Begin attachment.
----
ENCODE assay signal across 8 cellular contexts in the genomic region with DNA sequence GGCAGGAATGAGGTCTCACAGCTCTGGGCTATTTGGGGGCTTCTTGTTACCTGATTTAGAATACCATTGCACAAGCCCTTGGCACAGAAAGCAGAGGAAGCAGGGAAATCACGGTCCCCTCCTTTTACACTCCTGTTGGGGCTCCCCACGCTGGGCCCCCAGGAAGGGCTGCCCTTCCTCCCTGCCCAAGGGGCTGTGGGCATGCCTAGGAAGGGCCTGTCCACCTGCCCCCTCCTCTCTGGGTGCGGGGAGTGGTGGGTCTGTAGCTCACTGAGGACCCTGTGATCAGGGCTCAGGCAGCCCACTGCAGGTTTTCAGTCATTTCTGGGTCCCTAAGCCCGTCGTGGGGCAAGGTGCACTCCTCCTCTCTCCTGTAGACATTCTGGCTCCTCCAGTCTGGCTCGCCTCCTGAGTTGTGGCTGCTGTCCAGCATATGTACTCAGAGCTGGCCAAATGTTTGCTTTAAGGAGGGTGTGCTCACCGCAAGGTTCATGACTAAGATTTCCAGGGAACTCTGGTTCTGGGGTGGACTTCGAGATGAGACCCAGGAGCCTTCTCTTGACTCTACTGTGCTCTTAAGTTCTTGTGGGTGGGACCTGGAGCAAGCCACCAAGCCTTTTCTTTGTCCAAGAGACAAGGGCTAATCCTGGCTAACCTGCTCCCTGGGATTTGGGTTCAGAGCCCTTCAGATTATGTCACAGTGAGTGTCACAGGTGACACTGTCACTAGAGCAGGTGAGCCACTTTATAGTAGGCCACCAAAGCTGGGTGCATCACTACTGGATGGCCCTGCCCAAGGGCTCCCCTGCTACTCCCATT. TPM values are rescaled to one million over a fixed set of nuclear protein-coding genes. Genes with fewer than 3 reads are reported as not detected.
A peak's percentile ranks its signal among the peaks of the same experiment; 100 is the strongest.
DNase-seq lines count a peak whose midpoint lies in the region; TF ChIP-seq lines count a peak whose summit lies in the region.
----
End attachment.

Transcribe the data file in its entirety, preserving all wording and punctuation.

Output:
ENCODE assay signal across 8 cellular contexts in the genomic region with DNA sequence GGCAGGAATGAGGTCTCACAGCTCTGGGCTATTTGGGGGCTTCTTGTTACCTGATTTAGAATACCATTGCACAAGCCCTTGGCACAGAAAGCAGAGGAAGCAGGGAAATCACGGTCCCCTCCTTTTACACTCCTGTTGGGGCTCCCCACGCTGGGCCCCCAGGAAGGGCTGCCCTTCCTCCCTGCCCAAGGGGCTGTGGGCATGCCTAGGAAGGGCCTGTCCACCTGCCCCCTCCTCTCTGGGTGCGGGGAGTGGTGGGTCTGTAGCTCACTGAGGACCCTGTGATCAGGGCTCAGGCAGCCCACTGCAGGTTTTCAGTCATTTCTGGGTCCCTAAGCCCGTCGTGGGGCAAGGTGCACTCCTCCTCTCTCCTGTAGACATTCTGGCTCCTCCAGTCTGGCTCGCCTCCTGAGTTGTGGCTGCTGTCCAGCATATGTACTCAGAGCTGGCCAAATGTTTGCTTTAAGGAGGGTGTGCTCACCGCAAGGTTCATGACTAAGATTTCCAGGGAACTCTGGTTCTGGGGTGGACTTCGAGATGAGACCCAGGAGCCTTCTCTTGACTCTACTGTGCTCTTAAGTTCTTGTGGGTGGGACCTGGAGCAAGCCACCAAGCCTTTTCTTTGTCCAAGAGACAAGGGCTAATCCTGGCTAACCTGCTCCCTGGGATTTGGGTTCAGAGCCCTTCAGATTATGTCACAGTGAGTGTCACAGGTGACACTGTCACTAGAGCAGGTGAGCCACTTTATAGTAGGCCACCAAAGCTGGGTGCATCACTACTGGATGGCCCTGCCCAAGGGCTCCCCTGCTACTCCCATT. TPM values are rescaled to one million over a fixed set of nuclear protein-coding genes. Genes with fewer than 3 reads are reported as not detected.
A peak's percentile ranks its signal among the peaks of the same experiment; 100 is the strongest.
DNase-seq lines count a peak whose midpoint lies in the region; TF ChIP-seq lines count a peak whose summit lies in the region.